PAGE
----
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Caravan Club Survey - The Scores Are In


Steamdrivenandy
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The December mag features an article giving the first results from the CC Survey held earlier in the year. Apparently nearly 40,000 responses were received which is a big number for such surveys.

 

Headline figures are that:

  • 89% of owners rated their van as Good or better overall, 7% rated it as Average and 4% as Poor or worse.
  • 81% of owners said the quality and reliability of their van was Good or better, 11% said it was Average and 7% said it was Poor or worse
  • 19% of owners said they had a handover delayed due to faults
  • 19% also said their van had a fault that had prevented them using it at some time.
  • 75% thought that quality and reliability was better (but better than what?), 8% thought it was about the same and 8% thought it was worse. 9% didn't know.
  • An interesting graph showed ratings for quality and reliability rising to 95% in the year 2000, only to start a steady downward slope to 78% in 2011. From that point the line gradually rises to its current position of 87% this year.

The article suggests the recent improvement is down to new construction methods. Which may be a contributor, but for the first two years those methods started being used the graph went down. Since 2011 the graph has trended upwards and it's true that more new construction processes came in around 2012 and have continued spreading into a wider range of vans over the last year or so.

 

Overall it suggests that the oft repeated line on CT, that 'the great majority of owners are happy with their vans' has been proved correct. It will be interesting to see the more detailed results that are promised later.

I've got nothing to do on this hot afternoon

but to settle down and write you a line.

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Overall it suggests that the oft repeated line on CT, that 'the great majority of owners are happy with their vans' has been proved correct. It will be interesting to see the more detailed results that are promised later.

 

The above may be true or it could be that many people fix the faults themselves or just learn to live with poor quality and accept it as the norm. Some faults if similar was happening with a motor vehicle woudl justify a VOSA recall, but with caravans the manufacturers simplay wash their hands and get on with it. We have never been able to buy a brand new fault free caravan.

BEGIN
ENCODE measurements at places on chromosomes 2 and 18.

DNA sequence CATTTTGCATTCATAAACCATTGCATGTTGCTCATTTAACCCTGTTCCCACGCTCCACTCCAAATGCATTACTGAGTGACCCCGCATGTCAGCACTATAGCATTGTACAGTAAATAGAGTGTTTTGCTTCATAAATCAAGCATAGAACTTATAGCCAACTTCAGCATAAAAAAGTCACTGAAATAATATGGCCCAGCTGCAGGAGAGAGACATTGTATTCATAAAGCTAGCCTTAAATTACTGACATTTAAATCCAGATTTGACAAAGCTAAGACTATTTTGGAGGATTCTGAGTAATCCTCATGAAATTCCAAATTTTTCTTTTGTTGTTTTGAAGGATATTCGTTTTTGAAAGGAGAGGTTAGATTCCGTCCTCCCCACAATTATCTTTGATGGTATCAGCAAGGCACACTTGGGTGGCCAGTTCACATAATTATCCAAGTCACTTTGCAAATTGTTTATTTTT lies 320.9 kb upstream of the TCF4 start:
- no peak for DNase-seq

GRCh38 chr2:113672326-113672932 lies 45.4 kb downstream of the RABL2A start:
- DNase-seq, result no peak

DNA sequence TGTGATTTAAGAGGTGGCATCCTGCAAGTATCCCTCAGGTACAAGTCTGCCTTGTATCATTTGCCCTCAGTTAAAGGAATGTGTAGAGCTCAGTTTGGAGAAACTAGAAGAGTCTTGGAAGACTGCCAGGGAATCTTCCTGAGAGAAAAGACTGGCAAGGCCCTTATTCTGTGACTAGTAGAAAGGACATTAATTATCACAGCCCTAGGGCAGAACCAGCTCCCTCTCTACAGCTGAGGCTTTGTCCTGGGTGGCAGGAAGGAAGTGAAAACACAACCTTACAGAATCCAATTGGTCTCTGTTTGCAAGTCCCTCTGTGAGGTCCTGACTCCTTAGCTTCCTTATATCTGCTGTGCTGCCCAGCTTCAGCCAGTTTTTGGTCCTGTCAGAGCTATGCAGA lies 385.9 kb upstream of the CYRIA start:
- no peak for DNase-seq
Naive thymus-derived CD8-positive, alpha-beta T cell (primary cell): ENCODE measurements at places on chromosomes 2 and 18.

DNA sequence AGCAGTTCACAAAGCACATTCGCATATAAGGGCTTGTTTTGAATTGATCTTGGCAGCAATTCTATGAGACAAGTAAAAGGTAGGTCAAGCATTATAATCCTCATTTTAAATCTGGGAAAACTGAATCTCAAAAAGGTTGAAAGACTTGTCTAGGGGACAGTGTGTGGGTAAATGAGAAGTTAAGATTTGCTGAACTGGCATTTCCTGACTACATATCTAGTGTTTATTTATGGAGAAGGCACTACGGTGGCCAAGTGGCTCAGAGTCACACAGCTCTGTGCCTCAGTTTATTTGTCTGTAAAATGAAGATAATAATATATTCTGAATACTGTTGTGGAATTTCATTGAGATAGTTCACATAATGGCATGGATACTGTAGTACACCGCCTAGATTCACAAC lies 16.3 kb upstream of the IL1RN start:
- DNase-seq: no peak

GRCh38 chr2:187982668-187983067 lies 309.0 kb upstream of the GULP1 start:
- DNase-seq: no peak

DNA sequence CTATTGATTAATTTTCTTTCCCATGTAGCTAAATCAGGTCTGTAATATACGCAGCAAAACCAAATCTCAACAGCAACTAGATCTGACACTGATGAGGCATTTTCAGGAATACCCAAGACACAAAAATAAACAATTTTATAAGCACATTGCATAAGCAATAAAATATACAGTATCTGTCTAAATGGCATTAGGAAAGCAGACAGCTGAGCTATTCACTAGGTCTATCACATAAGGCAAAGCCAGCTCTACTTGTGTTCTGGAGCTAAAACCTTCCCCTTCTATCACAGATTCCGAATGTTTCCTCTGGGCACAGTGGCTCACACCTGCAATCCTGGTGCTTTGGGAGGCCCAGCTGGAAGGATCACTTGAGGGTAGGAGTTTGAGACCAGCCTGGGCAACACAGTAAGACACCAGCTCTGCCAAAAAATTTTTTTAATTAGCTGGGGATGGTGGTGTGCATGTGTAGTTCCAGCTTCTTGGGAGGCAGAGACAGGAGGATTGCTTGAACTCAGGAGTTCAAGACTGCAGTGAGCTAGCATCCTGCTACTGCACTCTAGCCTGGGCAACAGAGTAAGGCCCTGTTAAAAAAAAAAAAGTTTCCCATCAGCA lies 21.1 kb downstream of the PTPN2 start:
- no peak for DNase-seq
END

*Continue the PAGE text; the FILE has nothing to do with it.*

Our first brand new caravan had so many constant faults that after 8 months ownership we traded it in at a loss for another brand new caravan. This one had numerous faults and in the first 6 months spent more time in the workshop than in storage. After 2 years it had to go back to the factory as the sides were pulling away from the furniture inside. Our current caravan which was bought brand new has suffered with damp issues for the last 3 services plus other issues one of which they have never been able to repair althouh the caravan si not 54 years old!

Are we the only unlucky ones that always have major faults on brand new caravans bought between 2005 and 2011?

Edited by DeltaTIowner
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Looks like you purchased all your new vans whilst the quality graph was heading south from its peak in 2000. From 2011 it started getting better but quality is still only halfway back to where it was in 2000.

I've got nothing to do on this hot afternoon

but to settle down and write you a line.

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To my mind the single most damning figure here is almost one fifth of caravans had faults that delayed delivery,

 

That is an appalling state of affairs and trading standards should be all over this - IMHO.

 

The Caravan Club seriously needs to consider if its proper place is serving the needs of its members or its advertisers.